By 2000, we had grown the event to include eight boats, and we thought it would be fun to have T-shirts for this now-annual trek. Louise, as a elementary school art teacher, had acquired a fair quantity of Ts to use as smocks for the kids’ painting lessons, and she had more than she needed. Then one of her parents donated a quantity of leftover shirts – 16 to be exact – from the First Annual Amesbury Pig Roast. These were of varying sizes, all nicely lettered, and they were bright orange – perfect for The Run. Unfortunately, some of the sizes did not exactly fit some of the bodies. With the addition of Dinghy Run T-shirts, the annual trek truly became an event.

By 2004, the event had grown to 25 boats, with over 50 participants, all wearing the signature Run to the Crescent T-shirts. The Crescent Yacht Club had continued to host our visits as well as put up with our antics. We now provided shirts for our hosts as well as our participants.

We also needed to charge a minimal fee, just to cover our costs. The original founding members had changed marinas, and word-of-mouth advertising reached a larger number of potential Dinghy Runners. Of course, with the increased number of participants, the antics increased, the music increased, and games were created. The reputation of our event was spreading, and individuals in the group photos were becoming less and less recognizable as the cameras needed to be farther and farther away to get everyone in.
By 2010, we discontinued the two “free-drink” coupons we’d given in previous years along with the shirts. On the return trip, one of our participants committed a minor infraction involving the local constabulary. No more free-drink coupons, and another lesson learned.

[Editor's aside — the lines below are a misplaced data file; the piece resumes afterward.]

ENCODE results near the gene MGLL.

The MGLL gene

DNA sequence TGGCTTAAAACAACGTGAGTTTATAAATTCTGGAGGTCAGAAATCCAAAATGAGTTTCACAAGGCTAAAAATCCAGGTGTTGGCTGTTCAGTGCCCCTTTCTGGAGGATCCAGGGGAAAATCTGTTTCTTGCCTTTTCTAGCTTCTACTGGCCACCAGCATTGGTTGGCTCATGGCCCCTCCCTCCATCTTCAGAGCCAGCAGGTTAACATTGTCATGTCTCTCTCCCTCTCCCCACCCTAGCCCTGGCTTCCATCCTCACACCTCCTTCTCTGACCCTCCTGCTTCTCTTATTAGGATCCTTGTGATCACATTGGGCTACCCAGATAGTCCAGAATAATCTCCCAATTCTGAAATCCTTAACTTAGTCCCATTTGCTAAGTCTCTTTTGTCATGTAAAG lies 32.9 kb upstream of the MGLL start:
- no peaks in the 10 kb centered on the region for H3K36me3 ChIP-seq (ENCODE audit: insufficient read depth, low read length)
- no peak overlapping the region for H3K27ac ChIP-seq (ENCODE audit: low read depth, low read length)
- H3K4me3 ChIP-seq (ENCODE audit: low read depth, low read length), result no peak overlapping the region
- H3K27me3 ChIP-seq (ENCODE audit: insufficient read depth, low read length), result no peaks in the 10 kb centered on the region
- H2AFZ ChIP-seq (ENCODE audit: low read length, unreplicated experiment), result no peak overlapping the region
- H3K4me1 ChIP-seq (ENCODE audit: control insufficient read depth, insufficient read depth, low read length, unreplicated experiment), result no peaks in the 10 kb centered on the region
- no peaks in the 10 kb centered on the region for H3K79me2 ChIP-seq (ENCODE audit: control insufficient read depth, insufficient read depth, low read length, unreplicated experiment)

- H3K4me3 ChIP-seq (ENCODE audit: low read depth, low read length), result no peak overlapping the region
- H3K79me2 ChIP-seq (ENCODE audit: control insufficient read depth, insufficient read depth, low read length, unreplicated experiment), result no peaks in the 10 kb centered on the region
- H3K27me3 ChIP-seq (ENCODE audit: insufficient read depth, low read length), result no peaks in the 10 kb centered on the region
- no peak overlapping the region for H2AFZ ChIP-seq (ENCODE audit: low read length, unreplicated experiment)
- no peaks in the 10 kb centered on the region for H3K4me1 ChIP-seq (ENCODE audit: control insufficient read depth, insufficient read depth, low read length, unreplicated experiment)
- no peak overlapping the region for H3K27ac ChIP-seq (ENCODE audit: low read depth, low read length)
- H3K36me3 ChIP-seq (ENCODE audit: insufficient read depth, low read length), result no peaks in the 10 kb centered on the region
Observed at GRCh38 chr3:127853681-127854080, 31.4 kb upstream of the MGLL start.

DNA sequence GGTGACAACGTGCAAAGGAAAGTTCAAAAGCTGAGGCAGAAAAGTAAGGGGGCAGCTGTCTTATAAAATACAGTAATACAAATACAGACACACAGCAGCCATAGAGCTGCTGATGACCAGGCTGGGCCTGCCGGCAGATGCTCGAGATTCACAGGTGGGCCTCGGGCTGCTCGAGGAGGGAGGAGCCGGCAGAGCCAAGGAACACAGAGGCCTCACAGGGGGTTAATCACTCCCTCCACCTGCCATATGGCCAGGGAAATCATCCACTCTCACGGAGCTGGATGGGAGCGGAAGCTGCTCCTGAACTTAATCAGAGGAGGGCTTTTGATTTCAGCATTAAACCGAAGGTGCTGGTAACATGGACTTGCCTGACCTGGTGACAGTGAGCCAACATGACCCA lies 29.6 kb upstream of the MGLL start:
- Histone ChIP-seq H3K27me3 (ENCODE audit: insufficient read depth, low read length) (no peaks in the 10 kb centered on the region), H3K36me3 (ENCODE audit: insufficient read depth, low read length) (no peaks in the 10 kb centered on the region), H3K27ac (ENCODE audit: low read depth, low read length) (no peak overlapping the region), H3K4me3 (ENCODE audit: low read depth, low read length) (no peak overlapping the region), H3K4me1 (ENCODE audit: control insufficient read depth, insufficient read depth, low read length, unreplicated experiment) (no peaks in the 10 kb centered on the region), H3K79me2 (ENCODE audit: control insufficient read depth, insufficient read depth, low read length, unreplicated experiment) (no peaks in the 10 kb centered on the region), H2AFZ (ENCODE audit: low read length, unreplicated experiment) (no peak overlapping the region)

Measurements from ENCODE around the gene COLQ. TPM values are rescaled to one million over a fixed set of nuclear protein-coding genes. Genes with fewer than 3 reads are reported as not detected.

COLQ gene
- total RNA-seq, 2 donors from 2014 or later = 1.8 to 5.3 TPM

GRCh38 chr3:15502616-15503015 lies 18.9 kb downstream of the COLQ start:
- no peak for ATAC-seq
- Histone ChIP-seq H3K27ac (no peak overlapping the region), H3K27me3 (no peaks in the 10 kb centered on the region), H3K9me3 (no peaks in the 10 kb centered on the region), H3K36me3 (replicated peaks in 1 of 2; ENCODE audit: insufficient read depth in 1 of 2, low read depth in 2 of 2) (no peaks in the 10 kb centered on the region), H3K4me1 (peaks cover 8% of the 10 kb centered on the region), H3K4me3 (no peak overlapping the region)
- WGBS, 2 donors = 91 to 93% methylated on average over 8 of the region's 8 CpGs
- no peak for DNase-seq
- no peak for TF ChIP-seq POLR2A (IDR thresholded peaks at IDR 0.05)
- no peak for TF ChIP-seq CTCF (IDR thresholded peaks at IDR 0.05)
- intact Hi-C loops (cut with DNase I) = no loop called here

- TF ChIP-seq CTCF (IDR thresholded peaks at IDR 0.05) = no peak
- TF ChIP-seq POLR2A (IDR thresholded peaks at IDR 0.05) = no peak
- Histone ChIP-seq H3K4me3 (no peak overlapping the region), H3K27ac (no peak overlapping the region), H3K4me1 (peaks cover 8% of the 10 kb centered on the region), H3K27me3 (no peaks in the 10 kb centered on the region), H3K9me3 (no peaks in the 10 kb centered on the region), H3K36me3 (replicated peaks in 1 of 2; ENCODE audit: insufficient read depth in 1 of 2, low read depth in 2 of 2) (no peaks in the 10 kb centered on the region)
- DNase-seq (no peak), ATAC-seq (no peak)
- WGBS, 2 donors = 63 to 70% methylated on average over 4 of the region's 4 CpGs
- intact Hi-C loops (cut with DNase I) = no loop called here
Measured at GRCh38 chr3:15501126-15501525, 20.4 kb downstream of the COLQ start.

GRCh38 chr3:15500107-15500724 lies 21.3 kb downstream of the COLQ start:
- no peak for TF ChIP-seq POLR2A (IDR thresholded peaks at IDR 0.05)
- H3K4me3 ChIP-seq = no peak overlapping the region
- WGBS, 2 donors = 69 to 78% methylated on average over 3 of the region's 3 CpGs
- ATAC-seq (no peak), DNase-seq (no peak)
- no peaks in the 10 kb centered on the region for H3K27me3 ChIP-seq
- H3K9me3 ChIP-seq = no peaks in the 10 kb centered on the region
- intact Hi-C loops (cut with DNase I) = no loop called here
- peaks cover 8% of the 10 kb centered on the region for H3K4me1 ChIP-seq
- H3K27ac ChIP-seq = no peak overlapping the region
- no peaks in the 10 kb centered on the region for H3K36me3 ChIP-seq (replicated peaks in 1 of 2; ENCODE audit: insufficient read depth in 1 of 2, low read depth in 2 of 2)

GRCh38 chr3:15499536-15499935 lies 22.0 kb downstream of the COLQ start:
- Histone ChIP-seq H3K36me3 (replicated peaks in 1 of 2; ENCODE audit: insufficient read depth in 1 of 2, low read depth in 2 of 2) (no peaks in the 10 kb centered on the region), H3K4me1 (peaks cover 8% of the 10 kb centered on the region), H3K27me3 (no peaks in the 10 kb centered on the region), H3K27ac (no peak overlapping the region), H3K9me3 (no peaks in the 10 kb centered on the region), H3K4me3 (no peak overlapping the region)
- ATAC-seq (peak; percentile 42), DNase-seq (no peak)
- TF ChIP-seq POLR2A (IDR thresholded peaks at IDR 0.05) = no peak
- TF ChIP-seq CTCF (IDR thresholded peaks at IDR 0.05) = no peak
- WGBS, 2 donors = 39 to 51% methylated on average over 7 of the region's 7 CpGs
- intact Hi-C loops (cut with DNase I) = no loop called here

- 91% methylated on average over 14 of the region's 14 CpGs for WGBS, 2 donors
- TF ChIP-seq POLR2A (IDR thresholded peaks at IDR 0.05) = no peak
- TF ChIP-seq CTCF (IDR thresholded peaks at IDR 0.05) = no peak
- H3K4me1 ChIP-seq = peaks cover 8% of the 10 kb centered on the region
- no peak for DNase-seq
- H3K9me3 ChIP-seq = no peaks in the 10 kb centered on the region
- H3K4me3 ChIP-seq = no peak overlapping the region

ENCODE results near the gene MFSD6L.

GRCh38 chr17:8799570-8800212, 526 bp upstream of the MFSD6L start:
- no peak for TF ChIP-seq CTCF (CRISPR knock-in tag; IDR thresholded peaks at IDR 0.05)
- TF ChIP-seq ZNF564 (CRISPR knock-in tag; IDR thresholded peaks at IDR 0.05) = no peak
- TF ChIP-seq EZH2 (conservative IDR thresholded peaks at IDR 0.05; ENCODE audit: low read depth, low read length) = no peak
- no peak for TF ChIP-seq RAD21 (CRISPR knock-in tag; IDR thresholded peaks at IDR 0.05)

Looking on the bright side, though, by 2004 we’d begun making regular contributions to the Susan G. Komen organization to help fund breast cancer research. Two of our close boating friends had recently lost their daughter to this disease. Because of these contributions, many boaters who didn’t even attend the event bought shirts in support of the cause.

The 2015 event was also bittersweet. Just weeks before our scheduled event, we lost a long-time participant, a captain and a friend. Bill Casey, from River’s Edge Marina in Newburyport, lost his two-year fight with Multiple myeloma. He was 59, had always been active at work, in sports, and in boating. Bill and Pam of Sea n’ Sea had not missed an event since they began participating 14 years earlier. That year’s run was dedicated to Bill and to Dana Farber’s research efforts to combat this terrible disease. Capt. Bill: Please rest in peace in that “one particular harbor” Jimmy Buffett told us about.

The 2015 Run to the Crescent set records: Most boats – 71; most participants – more than 225 were at The Crescent Yacht Club on Saturday; most T-shirts sold – 375; and most money contributed to the Dana Farber Multiple Myeloma Research Program, in memory of Capt. Bill Casey – $4,800. Special thanks go out to all who participated in this event last year, and especially to the Crescent Yacht Club, in Haverhill, for allowing us to continue this tradition we began 21 years ago.

All are welcome to join us Aug. 5 this summer. Participants should try to sign up three weeks in advance so T-shirts can be ordered for them. New Dinghy Runners can just show up on the day of the event, but they may have to go without T-shirts. In recent years, the entry fee has been $25 per person. This year’s charity has not yet been determined. Our Cove Marina volunteer coordinator this year is Victoria Hoar, 978-302-6255, email: vhoar@yahoo.com or visit www.runtothecrescent.com.

You can’t miss us: We’ll be the large group of inflatables in front of the Newburyport Yacht Club, in the Merrimack River. And we’ll be playing “Sgt. Pepper’s Lonely Hearts Club Band,” but it’ll be a little more than “twenty years ago today.”

Capt. Bob holds a 100-ton, USCG Master’s license. He and his wife Louise continue their powerboating adventures out of Cove Marina, on the Merrimack River in Salisbury, Mass. Last July, they replaced their beloved 46-foot Post, HalfMine, with a 45-foot Sea Ray Sundancer, also named HalfMine. “So much for downsizing,” Capt. Bob says. Visit Captain Bob and Louise at www.nauticalchronicles.com.